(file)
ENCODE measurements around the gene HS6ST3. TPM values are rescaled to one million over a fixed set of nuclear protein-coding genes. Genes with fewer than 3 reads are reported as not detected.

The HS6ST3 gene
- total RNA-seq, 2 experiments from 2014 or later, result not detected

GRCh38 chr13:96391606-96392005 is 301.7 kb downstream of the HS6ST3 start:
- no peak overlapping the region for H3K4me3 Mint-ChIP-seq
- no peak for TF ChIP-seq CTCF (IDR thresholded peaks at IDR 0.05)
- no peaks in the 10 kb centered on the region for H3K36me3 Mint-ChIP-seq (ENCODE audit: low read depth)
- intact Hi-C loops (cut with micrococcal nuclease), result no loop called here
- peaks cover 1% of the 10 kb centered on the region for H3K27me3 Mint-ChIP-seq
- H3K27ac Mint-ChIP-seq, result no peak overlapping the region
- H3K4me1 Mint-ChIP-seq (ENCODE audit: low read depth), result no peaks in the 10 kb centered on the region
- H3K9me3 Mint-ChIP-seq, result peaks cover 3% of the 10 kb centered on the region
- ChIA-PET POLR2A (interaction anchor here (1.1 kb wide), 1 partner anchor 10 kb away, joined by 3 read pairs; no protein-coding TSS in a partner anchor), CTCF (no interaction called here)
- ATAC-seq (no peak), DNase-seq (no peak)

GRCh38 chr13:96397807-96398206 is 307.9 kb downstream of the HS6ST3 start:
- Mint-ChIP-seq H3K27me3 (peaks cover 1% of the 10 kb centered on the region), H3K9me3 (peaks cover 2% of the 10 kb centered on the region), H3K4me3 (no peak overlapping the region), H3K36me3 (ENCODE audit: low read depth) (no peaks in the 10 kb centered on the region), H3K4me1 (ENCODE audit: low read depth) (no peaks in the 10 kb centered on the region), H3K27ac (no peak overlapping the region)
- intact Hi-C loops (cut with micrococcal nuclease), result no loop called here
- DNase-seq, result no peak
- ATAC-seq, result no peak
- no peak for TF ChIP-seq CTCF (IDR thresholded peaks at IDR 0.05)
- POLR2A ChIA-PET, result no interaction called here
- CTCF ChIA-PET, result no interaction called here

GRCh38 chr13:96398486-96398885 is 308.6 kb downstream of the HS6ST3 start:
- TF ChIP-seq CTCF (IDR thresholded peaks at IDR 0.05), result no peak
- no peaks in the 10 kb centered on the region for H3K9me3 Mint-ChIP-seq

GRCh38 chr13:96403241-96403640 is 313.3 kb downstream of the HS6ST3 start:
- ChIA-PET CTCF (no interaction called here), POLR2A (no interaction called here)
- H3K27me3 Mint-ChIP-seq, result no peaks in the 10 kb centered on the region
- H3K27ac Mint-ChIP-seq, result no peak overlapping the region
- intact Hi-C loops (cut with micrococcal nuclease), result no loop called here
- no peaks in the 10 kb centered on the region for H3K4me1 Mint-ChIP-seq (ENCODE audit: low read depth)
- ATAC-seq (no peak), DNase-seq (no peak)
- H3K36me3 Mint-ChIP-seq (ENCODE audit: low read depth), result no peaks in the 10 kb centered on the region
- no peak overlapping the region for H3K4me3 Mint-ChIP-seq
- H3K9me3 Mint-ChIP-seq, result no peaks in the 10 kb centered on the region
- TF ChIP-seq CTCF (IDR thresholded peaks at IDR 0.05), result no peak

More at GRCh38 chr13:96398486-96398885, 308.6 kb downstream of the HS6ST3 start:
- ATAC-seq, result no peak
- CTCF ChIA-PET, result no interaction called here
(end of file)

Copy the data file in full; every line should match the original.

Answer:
ENCODE measurements around the gene HS6ST3. TPM values are rescaled to one million over a fixed set of nuclear protein-coding genes. Genes with fewer than 3 reads are reported as not detected.

The HS6ST3 gene
- total RNA-seq, 2 experiments from 2014 or later, result not detected

GRCh38 chr13:96391606-96392005 is 301.7 kb downstream of the HS6ST3 start:
- no peak overlapping the region for H3K4me3 Mint-ChIP-seq
- no peak for TF ChIP-seq CTCF (IDR thresholded peaks at IDR 0.05)
- no peaks in the 10 kb centered on the region for H3K36me3 Mint-ChIP-seq (ENCODE audit: low read depth)
- intact Hi-C loops (cut with micrococcal nuclease), result no loop called here
- peaks cover 1% of the 10 kb centered on the region for H3K27me3 Mint-ChIP-seq
- H3K27ac Mint-ChIP-seq, result no peak overlapping the region
- H3K4me1 Mint-ChIP-seq (ENCODE audit: low read depth), result no peaks in the 10 kb centered on the region
- H3K9me3 Mint-ChIP-seq, result peaks cover 3% of the 10 kb centered on the region
- ChIA-PET POLR2A (interaction anchor here (1.1 kb wide), 1 partner anchor 10 kb away, joined by 3 read pairs; no protein-coding TSS in a partner anchor), CTCF (no interaction called here)
- ATAC-seq (no peak), DNase-seq (no peak)

GRCh38 chr13:96397807-96398206 is 307.9 kb downstream of the HS6ST3 start:
- Mint-ChIP-seq H3K27me3 (peaks cover 1% of the 10 kb centered on the region), H3K9me3 (peaks cover 2% of the 10 kb centered on the region), H3K4me3 (no peak overlapping the region), H3K36me3 (ENCODE audit: low read depth) (no peaks in the 10 kb centered on the region), H3K4me1 (ENCODE audit: low read depth) (no peaks in the 10 kb centered on the region), H3K27ac (no peak overlapping the region)
- intact Hi-C loops (cut with micrococcal nuclease), result no loop called here
- DNase-seq, result no peak
- ATAC-seq, result no peak
- no peak for TF ChIP-seq CTCF (IDR thresholded peaks at IDR 0.05)
- POLR2A ChIA-PET, result no interaction called here
- CTCF ChIA-PET, result no interaction called here

GRCh38 chr13:96398486-96398885 is 308.6 kb downstream of the HS6ST3 start:
- TF ChIP-seq CTCF (IDR thresholded peaks at IDR 0.05), result no peak
- no peaks in the 10 kb centered on the region for H3K9me3 Mint-ChIP-seq

GRCh38 chr13:96403241-96403640 is 313.3 kb downstream of the HS6ST3 start:
- ChIA-PET CTCF (no interaction called here), POLR2A (no interaction called here)
- H3K27me3 Mint-ChIP-seq, result no peaks in the 10 kb centered on the region
- H3K27ac Mint-ChIP-seq, result no peak overlapping the region
- intact Hi-C loops (cut with micrococcal nuclease), result no loop called here
- no peaks in the 10 kb centered on the region for H3K4me1 Mint-ChIP-seq (ENCODE audit: low read depth)
- ATAC-seq (no peak), DNase-seq (no peak)
- H3K36me3 Mint-ChIP-seq (ENCODE audit: low read depth), result no peaks in the 10 kb centered on the region
- no peak overlapping the region for H3K4me3 Mint-ChIP-seq
- H3K9me3 Mint-ChIP-seq, result no peaks in the 10 kb centered on the region
- TF ChIP-seq CTCF (IDR thresholded peaks at IDR 0.05), result no peak

More at GRCh38 chr13:96398486-96398885, 308.6 kb downstream of the HS6ST3 start:
- ATAC-seq, result no peak
- CTCF ChIA-PET, result no interaction called here